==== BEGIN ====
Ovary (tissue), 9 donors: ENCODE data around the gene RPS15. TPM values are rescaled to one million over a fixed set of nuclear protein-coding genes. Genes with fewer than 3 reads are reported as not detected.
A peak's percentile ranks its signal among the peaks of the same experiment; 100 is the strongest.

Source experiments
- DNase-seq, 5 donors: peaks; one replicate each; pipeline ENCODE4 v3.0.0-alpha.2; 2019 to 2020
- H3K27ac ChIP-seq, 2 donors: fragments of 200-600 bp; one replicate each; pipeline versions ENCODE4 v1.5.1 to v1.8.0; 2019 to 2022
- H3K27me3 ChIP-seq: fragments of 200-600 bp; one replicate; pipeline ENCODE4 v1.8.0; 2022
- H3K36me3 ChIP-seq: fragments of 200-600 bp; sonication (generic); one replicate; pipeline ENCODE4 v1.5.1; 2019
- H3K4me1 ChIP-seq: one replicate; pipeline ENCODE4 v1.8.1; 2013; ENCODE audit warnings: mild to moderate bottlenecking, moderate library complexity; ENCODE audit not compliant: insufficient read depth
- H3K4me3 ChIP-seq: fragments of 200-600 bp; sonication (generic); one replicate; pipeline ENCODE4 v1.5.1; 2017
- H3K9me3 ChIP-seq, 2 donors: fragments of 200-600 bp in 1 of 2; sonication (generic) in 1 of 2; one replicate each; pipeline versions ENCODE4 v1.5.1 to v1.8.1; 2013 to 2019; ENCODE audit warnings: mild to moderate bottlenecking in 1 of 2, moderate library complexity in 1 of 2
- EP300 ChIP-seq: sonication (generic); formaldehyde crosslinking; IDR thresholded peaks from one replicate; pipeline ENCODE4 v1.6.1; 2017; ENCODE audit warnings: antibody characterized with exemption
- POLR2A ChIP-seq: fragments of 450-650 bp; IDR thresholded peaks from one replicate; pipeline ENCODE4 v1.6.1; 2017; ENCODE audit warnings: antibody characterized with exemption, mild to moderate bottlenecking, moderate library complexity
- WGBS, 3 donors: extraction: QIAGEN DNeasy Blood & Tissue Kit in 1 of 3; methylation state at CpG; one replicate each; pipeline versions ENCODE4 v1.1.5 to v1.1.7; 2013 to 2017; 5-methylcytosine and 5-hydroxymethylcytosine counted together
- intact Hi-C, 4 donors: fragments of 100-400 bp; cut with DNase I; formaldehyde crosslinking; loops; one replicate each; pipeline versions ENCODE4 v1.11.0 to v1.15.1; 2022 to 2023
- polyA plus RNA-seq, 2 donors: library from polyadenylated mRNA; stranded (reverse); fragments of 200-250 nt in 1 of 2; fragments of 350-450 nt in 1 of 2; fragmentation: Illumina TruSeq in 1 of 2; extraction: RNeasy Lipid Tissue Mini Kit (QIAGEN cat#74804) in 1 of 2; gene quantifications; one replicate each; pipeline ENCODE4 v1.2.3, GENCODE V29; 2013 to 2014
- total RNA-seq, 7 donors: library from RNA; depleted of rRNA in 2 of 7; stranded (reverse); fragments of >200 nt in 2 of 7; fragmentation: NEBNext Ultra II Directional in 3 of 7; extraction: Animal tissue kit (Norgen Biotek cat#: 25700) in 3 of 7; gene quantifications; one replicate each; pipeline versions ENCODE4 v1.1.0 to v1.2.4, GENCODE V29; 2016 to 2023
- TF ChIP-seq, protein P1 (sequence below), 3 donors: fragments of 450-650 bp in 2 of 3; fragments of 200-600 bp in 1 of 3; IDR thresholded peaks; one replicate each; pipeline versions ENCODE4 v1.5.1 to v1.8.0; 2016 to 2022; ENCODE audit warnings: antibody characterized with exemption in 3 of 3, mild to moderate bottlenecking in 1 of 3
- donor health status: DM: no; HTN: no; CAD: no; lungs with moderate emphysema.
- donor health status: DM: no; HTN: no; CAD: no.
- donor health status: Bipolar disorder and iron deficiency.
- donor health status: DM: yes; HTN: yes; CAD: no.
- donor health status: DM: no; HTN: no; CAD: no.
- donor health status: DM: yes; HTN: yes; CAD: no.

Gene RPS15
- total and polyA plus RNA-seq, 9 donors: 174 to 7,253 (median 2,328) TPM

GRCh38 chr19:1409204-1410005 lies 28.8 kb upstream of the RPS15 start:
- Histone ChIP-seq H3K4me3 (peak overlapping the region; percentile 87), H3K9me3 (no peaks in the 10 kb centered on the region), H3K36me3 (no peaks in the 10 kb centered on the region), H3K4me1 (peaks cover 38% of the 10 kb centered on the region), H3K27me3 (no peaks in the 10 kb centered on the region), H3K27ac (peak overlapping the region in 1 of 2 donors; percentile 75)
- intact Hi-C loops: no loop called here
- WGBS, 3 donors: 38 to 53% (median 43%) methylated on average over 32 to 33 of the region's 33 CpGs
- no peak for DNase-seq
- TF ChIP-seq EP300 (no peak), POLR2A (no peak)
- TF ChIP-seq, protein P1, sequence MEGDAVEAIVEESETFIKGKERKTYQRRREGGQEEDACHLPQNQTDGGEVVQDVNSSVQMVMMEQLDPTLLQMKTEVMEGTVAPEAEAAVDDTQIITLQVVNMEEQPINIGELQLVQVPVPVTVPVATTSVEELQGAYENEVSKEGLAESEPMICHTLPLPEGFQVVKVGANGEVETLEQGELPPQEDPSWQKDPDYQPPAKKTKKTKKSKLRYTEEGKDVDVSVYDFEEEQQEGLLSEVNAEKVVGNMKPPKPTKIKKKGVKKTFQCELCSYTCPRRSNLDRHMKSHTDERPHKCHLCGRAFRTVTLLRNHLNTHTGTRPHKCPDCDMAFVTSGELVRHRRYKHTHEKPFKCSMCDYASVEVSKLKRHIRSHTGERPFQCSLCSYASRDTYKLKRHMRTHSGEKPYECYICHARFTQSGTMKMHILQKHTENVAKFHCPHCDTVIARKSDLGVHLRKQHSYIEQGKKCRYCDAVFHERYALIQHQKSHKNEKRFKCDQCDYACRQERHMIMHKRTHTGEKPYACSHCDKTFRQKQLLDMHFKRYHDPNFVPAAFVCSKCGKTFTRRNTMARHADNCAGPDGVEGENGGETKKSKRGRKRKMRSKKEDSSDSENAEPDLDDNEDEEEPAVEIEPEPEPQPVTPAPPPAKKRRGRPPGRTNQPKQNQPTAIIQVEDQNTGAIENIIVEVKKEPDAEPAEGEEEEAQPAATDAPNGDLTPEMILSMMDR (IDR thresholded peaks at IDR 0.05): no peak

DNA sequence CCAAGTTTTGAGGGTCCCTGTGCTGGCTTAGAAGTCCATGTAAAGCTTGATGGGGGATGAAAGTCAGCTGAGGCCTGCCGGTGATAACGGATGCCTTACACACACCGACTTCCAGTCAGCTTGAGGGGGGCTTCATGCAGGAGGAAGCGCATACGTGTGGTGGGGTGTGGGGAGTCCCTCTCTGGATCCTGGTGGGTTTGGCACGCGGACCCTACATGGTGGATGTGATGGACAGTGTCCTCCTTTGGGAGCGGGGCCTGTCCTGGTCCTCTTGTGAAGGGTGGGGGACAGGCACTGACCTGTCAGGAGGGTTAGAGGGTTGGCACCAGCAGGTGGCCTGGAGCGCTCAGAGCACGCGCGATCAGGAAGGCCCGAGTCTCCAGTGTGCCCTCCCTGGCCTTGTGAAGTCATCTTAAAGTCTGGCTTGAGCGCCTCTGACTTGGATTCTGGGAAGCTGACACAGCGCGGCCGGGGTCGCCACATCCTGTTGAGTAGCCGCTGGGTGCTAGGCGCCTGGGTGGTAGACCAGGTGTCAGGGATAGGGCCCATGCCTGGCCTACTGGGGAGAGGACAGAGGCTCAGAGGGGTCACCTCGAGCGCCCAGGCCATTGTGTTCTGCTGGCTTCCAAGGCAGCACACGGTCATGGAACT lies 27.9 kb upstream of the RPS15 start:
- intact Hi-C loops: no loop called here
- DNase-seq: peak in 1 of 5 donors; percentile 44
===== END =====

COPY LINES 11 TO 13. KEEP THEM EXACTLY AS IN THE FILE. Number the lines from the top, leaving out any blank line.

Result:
- EP300 ChIP-seq: sonication (generic); formaldehyde crosslinking; IDR thresholded peaks from one replicate; pipeline ENCODE4 v1.6.1; 2017; ENCODE audit warnings: antibody characterized with exemption
- POLR2A ChIP-seq: fragments of 450-650 bp; IDR thresholded peaks from one replicate; pipeline ENCODE4 v1.6.1; 2017; ENCODE audit warnings: antibody characterized with exemption, mild to moderate bottlenecking, moderate library complexity
- WGBS, 3 donors: extraction: QIAGEN DNeasy Blood & Tissue Kit in 1 of 3; methylation state at CpG; one replicate each; pipeline versions ENCODE4 v1.1.5 to v1.1.7; 2013 to 2017; 5-methylcytosine and 5-hydroxymethylcytosine counted together